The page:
A gigantic map of all the cool plaques in the world. A project of 99% Invisible. Logo by Chop Shop

Liberty Hall

LIBERTY HALL

Built in 1877, Liberty Hall embodies the many layers of West Oakland history. It is an
outstanding example of mid-Victorian commercial architecture, with octagonal turrets,
ornamental brackets and window hoods. It was operated as the Western Market by its original
owner Harry A. Zeiss, who lived upstairs, and later by another German family, that of Johan
Breiling. Early West Oakland was famed as a “melting pot” with large, strong ethnic communi-
ties, among them German, Irish, Italian, Portuguese, Slavic, and African-American. In 1925
Oakland Branch No. 188 of Marcus Garvey’s Universal Negro Improvement Association
(UNIA) bought the market building and renamed it Liberty Hall after their headquarters in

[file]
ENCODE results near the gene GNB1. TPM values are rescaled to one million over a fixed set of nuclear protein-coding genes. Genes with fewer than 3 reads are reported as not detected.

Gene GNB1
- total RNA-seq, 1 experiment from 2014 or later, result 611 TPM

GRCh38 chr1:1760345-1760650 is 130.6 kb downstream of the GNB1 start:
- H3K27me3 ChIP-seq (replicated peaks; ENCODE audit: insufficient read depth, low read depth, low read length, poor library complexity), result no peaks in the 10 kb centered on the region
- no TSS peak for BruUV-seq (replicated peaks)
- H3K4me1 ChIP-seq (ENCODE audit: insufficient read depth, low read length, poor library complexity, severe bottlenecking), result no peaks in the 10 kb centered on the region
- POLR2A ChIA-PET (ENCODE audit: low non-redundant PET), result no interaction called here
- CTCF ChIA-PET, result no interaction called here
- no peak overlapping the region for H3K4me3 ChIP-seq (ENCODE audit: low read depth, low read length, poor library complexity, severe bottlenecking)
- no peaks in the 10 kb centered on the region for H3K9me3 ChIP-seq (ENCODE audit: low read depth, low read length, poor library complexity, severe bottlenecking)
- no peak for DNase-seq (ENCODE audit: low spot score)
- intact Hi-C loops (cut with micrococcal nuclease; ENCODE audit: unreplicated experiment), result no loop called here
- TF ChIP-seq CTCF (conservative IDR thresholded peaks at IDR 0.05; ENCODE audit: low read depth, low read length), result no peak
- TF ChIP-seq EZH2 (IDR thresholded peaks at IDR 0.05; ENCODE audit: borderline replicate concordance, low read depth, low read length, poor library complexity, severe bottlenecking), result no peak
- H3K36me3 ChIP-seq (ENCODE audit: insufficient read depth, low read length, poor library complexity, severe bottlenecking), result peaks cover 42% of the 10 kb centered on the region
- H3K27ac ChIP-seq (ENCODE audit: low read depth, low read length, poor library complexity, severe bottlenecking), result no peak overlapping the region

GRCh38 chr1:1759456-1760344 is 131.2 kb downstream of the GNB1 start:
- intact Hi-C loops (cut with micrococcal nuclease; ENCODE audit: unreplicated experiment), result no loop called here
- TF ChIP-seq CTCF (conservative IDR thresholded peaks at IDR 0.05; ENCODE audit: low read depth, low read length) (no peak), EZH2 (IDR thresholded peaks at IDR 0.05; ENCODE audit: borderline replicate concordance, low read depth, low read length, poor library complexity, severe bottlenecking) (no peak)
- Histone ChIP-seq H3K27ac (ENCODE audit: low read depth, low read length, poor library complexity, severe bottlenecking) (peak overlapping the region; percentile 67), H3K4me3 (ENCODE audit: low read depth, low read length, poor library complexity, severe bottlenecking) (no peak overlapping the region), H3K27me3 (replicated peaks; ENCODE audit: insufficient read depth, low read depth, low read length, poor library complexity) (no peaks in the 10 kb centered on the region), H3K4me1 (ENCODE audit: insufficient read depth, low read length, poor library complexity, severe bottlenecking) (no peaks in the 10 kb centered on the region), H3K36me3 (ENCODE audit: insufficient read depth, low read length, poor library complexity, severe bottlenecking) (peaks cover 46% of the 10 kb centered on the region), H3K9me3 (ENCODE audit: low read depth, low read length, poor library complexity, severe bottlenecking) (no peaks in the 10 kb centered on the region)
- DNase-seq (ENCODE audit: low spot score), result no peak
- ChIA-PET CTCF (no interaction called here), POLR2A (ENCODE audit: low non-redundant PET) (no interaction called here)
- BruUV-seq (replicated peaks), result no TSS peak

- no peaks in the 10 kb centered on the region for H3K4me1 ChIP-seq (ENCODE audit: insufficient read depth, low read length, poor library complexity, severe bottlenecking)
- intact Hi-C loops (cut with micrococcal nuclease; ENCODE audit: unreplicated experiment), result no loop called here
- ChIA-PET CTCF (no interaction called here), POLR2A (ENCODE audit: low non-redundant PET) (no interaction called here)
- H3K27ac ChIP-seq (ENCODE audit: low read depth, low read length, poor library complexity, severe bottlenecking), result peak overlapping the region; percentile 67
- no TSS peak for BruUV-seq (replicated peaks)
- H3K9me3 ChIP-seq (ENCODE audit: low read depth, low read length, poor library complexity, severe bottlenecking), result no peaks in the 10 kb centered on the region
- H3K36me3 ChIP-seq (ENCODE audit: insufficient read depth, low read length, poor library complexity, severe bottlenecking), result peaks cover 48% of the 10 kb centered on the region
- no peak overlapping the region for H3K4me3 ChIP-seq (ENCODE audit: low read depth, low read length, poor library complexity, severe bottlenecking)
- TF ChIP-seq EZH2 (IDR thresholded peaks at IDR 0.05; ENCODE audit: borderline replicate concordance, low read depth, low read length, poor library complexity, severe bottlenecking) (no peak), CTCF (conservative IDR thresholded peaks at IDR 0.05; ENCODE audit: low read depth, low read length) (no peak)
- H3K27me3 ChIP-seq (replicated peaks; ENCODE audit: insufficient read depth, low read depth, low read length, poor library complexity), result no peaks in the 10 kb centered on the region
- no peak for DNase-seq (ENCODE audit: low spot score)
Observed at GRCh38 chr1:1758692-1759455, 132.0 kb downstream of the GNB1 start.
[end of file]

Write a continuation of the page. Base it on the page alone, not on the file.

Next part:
Harlem. The largest mass movement of African-Americans in history, the UNIA had over
1,000 chapters in 40 countries. In Oakland its membership grew to over 500. Garvey believed
African-Americans could achieve economic power by owning their businesses. In the mid-
1930s Liberty Hall was used by the Peace Mission of Father Divine, an African-American min-
ister who organized 160 mission throughout the country. The Oakland Peace Mission offered
Depression-era banquets for a few pennies per meal, a dormitory, and a furniture repair shop in
the now demolished stable. The movement began to decline after the start of World War II, but
the Oakland branch was listed in the telephone directory at this location until 1956. From the
closing of the Peace Mission until the early 1970s, Liberty Hall was occupied by several
African-American churches. By 1985 it was abandoned and scheduled to be demolished.
Through the vision and leadership of Sister Pat Sears, CSJ, Sister Joanna Bramble, CSJ and
many others, Jubilee West bought and renovated Liberty Hall to house its services to the neigh-
borhood. It became an Oakland Landmark in 1987 and was listed on the National Register of
Historic Places in 1989.

 

Nearby Plaques On Google Maps